What is wrong with you, American public? Seriously, what is your problem?
I was sure that you, the people, would watch the new Nike ad starring Tiger Woods and the disembodied, misappropriated voice of his dead father and be properly disgusted. I was confident that you'd see it as the dishonest, manipulative, venal abomination that it is. I was confident of this not just because that's how I saw it, but because that's how a fairly decisive majority of critics and advertising professionals saw it.
Of course, I was wrong.
In fact, the commercial seems to have improved perception of both Woods and Nike (NKE), judging from research conducted by Zeta Interactive, a company that monitors online buzz. Both enjoyed a large boost in their positive ratings immediately after the ad debuted last Wednesday.
As is always the case with advertising, it's hard to isolate exactly how much of that was the effect of the spot itself. I suspect that the public was looking for any excuse at all, however flimsy, to forgive Woods -- one of the most popular athletes on the planet despite his apparent lack of anything resembling a personality.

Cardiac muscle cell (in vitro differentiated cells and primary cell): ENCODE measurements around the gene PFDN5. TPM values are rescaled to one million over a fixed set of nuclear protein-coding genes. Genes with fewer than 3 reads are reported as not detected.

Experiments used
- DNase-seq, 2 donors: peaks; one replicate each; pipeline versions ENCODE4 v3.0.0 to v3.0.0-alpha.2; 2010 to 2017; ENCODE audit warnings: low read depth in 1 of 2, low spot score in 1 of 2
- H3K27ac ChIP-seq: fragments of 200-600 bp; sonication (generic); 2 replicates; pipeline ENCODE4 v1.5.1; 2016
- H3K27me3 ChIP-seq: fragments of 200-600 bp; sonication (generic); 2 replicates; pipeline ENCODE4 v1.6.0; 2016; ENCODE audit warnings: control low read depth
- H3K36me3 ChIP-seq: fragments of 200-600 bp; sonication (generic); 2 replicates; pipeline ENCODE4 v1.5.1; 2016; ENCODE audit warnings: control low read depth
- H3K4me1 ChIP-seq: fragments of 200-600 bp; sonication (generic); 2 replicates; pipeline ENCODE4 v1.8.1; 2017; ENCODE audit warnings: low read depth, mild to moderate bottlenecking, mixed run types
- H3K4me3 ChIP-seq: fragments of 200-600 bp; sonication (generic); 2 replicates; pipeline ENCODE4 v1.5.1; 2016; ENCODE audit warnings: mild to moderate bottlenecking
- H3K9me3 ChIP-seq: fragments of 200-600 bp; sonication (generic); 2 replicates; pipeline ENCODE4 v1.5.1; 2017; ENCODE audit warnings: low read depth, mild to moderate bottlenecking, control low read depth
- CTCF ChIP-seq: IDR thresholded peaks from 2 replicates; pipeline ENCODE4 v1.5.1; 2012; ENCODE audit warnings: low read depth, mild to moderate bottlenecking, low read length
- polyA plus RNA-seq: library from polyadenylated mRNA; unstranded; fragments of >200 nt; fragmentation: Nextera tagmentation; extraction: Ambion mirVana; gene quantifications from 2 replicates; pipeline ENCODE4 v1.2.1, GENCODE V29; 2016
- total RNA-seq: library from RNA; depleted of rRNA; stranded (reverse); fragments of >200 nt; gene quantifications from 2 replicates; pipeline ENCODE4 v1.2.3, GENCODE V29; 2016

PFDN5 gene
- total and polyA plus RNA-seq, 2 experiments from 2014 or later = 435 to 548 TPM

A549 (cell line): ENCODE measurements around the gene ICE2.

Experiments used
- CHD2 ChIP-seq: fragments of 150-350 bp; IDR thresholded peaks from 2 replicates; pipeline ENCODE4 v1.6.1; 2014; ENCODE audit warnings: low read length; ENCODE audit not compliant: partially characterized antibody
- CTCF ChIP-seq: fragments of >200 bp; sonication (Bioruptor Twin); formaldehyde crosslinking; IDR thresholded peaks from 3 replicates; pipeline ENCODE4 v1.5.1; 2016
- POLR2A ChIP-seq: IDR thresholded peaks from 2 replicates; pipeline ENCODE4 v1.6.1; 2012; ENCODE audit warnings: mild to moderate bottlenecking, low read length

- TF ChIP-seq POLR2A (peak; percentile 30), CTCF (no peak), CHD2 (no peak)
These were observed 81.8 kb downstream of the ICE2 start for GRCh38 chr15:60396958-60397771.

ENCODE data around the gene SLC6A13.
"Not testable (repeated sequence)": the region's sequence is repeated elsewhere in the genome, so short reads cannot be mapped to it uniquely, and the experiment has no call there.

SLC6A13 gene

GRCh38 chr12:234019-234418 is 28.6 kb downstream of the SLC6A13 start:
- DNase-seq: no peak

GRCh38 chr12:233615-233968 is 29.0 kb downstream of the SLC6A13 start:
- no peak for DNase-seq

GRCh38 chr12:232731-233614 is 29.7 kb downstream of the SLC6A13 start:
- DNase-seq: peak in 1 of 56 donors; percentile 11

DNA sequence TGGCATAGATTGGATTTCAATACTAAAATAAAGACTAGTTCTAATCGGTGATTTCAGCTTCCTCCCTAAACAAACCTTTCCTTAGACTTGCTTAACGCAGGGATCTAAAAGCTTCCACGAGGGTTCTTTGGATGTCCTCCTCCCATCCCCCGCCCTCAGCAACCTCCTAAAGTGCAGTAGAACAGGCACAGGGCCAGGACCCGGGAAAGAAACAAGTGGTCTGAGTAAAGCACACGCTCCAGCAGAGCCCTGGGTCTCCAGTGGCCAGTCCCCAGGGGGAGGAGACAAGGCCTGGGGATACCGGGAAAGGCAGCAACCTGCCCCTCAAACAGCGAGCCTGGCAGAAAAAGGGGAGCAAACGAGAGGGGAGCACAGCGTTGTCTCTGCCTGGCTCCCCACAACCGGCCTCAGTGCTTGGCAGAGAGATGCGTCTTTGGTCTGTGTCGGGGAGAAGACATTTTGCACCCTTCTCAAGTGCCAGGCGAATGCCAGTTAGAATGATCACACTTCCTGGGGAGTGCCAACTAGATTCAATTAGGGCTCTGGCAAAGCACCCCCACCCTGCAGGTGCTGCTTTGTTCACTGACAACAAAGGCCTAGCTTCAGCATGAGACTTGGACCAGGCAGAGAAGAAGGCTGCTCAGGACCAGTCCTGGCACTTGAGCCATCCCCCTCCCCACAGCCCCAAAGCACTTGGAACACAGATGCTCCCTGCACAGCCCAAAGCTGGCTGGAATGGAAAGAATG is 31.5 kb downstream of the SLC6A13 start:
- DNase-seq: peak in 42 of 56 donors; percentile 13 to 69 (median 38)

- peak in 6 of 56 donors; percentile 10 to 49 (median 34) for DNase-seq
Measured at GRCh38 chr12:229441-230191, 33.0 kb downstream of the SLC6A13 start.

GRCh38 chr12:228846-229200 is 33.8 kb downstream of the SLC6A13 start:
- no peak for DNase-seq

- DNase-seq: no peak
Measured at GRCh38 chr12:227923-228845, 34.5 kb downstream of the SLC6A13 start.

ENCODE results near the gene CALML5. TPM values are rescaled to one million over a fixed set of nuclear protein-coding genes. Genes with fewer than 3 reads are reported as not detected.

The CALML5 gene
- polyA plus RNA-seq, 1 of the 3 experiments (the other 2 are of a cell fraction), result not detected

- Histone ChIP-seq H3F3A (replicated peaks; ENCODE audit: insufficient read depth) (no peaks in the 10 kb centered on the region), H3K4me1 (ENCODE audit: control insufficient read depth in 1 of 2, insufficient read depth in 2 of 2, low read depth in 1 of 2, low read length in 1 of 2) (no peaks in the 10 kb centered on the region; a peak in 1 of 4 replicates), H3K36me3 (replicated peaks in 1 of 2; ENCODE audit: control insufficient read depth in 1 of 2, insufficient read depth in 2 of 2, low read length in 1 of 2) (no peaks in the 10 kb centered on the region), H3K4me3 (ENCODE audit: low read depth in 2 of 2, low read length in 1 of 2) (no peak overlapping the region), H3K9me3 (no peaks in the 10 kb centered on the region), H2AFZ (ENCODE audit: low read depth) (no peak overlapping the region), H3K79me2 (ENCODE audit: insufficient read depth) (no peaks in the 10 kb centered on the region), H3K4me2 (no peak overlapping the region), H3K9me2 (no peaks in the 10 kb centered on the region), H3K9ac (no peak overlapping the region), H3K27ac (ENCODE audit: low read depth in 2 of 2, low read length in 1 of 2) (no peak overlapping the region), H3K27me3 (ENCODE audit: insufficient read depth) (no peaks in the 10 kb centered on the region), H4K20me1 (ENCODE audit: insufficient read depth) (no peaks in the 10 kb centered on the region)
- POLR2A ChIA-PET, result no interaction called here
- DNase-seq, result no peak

All due credit to Nike, then, for recognizing that desire and providing that flimsy (and dishonest, manipulative and venal) excuse. In retrospect, I should have realized that Nike's marketing geniuses understand their customers better than any silly media columnist ever could. I'm reminded of Advertising Age's Bob Garfield, who, in his farewell column, kicked himself once again for dismissing a then-new Nike slogan as "a trifle harsh" and thus unlikely to catch on.
That slogan: "Just Do It."
The moral here: Never bet against Nike. Even when they're wrong, they're right.
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